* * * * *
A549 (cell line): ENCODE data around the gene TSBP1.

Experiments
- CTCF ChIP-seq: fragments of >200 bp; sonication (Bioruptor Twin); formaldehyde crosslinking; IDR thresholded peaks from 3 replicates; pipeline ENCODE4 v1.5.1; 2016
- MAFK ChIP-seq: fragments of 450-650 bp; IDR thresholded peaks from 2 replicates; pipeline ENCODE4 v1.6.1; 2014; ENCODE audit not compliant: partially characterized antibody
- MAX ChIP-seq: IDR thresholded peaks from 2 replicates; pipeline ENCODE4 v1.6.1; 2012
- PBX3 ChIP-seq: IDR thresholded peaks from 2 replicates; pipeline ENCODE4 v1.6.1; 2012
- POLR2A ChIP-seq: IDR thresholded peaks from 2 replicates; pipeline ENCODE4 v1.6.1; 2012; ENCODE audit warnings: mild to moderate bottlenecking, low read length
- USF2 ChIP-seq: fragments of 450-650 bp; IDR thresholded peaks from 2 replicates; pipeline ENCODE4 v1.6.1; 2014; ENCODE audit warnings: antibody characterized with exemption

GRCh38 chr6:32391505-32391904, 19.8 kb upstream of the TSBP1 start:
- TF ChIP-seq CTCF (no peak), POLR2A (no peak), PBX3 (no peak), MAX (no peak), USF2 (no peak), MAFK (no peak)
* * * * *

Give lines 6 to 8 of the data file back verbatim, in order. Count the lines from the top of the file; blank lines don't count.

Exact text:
- PBX3 ChIP-seq: IDR thresholded peaks from 2 replicates; pipeline ENCODE4 v1.6.1; 2012
- POLR2A ChIP-seq: IDR thresholded peaks from 2 replicates; pipeline ENCODE4 v1.6.1; 2012; ENCODE audit warnings: mild to moderate bottlenecking, low read length
- USF2 ChIP-seq: fragments of 450-650 bp; IDR thresholded peaks from 2 replicates; pipeline ENCODE4 v1.6.1; 2014; ENCODE audit warnings: antibody characterized with exemption